Rebuilding Place in the Urban Space

"A community’s physical form, rather than its land uses, is its most intrinsic and enduring characteristic." [Katz, EPA] This blog focuses on place and placemaking and all that makes it work--historic preservation, urban design, transportation, asset-based community development, arts & cultural development, commercial district revitalization, tourism & destination development, and quality of life advocacy--along with doses of civic engagement and good governance watchdogging.

Wednesday, May 02, 2012

Community gardens 2.0: Beacon Food Forest, Seattle

From "Introducing the Edible Forest" from the Lempert Report:

Once considered novel, community gardens are now an everyday part of the urban food landscape. Mini city farms are flourishing too, popping up everywhere – on the rooftops of business, in backyards, in school fields and in parks. Now, some locavores are taking the concept a step further, planting edible forests in public spaces for all to enjoy.

The Beacon Food Forest is currently being developed in Seattle adjacent to the west side of Jefferson Park. The goal? To grow enough nutritious food for everyone in need, to inspire other urban communities to build food forests, and to empower the community with knowledge by having a shared local food source.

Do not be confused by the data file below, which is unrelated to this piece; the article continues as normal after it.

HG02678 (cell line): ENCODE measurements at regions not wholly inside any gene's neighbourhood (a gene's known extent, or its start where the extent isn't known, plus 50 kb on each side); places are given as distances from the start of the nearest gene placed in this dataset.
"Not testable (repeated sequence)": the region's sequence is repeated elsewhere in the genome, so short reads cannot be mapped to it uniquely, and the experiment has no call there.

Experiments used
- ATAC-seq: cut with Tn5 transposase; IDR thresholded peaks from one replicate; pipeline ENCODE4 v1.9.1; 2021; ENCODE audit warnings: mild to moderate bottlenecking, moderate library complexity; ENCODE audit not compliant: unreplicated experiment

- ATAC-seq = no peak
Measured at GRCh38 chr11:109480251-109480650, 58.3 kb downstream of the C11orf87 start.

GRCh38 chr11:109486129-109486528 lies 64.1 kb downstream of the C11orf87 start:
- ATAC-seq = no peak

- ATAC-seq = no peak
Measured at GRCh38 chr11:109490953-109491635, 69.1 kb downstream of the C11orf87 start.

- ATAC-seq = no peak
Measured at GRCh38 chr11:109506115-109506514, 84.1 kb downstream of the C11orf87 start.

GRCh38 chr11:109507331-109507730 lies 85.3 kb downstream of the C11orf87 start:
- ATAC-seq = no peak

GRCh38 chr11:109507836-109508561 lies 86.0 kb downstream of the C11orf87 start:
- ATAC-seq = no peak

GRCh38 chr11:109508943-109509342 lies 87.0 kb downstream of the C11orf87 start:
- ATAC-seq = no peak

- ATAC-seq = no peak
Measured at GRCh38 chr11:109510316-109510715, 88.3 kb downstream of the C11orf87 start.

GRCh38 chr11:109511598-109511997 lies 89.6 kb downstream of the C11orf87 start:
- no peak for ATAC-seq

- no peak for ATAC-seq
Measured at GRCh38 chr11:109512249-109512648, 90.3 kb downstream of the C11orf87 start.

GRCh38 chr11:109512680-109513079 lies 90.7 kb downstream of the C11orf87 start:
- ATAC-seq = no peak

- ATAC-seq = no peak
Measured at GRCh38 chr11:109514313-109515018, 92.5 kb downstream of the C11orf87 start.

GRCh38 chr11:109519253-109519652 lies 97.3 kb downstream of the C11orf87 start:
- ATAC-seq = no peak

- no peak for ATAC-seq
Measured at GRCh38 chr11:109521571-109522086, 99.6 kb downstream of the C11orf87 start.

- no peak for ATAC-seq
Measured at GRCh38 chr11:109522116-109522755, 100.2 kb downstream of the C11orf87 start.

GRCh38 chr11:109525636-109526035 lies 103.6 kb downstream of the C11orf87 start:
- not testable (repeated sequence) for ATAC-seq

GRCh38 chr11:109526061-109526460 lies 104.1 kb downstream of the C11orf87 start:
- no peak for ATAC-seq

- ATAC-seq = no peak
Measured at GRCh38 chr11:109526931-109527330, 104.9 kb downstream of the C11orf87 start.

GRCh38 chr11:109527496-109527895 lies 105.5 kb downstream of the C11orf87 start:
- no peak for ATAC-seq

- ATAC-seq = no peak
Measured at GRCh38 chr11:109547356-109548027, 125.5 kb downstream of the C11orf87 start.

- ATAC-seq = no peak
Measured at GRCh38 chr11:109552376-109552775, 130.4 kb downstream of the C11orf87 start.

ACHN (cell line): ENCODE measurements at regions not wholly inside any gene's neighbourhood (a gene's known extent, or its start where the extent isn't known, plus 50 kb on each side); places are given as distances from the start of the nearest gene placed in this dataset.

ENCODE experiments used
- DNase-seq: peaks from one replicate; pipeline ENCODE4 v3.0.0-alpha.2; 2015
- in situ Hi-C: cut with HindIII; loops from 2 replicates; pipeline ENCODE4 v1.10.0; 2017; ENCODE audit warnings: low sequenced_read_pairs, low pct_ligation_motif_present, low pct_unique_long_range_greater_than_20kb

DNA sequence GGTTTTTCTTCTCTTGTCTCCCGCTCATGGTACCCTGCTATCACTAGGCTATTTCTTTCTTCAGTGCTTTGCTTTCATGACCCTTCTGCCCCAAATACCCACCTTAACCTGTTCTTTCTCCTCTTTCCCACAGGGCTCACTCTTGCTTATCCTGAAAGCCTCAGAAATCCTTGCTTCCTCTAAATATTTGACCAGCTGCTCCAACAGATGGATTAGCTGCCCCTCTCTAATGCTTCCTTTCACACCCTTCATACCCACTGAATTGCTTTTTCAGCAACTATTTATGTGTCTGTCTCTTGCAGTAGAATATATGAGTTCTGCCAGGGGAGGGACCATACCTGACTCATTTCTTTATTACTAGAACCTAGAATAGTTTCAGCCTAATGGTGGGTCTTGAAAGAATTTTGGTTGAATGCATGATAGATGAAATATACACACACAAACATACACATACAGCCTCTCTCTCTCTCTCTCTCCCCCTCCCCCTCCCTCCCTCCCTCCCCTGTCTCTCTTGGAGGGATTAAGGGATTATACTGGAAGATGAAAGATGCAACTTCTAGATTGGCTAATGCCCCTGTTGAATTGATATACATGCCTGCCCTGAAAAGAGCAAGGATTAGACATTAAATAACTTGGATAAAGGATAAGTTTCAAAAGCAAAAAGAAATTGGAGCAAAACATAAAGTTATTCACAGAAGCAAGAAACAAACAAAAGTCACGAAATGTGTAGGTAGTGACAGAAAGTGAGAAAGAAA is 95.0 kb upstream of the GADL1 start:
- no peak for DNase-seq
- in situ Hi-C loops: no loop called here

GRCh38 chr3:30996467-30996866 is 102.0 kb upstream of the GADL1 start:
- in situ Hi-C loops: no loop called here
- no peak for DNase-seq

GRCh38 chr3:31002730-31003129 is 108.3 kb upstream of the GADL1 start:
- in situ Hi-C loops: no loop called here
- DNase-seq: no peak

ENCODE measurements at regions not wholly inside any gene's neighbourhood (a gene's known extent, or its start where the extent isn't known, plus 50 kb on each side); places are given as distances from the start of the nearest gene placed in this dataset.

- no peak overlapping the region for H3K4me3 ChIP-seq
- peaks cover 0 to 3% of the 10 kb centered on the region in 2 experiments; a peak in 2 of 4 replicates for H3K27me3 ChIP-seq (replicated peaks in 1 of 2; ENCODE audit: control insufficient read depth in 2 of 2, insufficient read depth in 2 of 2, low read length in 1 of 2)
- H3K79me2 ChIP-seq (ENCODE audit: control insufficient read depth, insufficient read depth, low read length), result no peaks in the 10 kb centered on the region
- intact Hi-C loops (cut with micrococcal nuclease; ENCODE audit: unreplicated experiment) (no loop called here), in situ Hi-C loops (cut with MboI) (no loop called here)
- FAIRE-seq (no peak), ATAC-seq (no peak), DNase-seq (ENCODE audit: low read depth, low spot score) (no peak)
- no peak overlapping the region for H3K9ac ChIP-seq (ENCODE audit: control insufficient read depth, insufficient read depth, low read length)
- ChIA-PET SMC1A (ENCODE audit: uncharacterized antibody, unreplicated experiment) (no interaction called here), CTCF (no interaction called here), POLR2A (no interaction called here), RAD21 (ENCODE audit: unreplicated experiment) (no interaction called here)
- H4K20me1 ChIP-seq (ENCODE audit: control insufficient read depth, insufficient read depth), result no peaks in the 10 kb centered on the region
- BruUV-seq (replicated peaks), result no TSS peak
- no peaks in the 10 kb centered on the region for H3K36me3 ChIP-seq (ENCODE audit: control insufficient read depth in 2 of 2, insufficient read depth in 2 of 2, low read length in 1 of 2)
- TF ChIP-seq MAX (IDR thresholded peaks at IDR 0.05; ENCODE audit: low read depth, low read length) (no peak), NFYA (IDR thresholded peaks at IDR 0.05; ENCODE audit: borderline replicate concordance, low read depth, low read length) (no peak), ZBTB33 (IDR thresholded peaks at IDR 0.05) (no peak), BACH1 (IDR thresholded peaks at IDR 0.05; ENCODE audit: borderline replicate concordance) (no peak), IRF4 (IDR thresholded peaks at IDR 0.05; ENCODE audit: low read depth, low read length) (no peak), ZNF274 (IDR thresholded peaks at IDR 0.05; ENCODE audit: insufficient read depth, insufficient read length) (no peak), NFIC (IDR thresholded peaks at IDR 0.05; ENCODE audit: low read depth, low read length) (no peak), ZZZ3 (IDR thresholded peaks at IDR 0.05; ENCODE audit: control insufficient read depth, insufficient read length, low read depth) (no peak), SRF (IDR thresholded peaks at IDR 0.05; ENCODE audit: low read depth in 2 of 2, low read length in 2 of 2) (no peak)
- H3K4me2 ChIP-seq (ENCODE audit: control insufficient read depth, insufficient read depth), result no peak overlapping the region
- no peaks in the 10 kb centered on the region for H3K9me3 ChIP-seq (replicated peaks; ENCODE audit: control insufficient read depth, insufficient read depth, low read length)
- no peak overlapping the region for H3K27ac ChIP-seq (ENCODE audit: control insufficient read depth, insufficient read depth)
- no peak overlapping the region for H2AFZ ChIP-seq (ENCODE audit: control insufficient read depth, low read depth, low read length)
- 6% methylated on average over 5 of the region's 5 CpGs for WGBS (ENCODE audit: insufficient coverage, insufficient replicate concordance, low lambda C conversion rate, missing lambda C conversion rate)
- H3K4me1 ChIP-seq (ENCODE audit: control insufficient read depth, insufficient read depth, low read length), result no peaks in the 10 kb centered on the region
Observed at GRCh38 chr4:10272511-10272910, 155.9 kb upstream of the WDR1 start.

There are many layers to a food forest. The top story is a fruit or nut tree that is surrounded by a shrub layer. The next layer is a perennial layer. The bottom layer is the microsphere below the soil. Each plant and layer has multiple functions to support nutrient uptake, fix soil nutrients and nitrogen levels, accumulate biomass and mulch, attract native pollinators and even attract humans to help maintain the garden. The results are higher yields, healthier soil, better plant diversity and a garden that is more resilient to pests. 

I've written in the past suggesting that trees in planting strips and miscellaneous bits of land be planted as fruit and nut trees.  A number of communities have urban orchard projects.

In our backyard, which might not be big enough, we lost one of our big trees.  We're debating on what to put in its place.  (We have blackberries nearby, but haven't been successful so far with blueberries and raspberries.)  After seeing a huge pecan tree in a yard on the Eastern Shore, I've been thinking about planting one.  I don't know if we could also fit in a fruit tree.

-- "Pecan trees in public squares in Texas"
-- Edible Landscaping webpage, National Gardening Association
-- Philadelphia Orchard Project
-- Backyard Orchardist book
-- Backyard Berry Book

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At 8:21 AM, Anonymous Mister Neils blog said...

Is the topic connected with your working position or is it mostly about your leisure and kinds of spending your free time?


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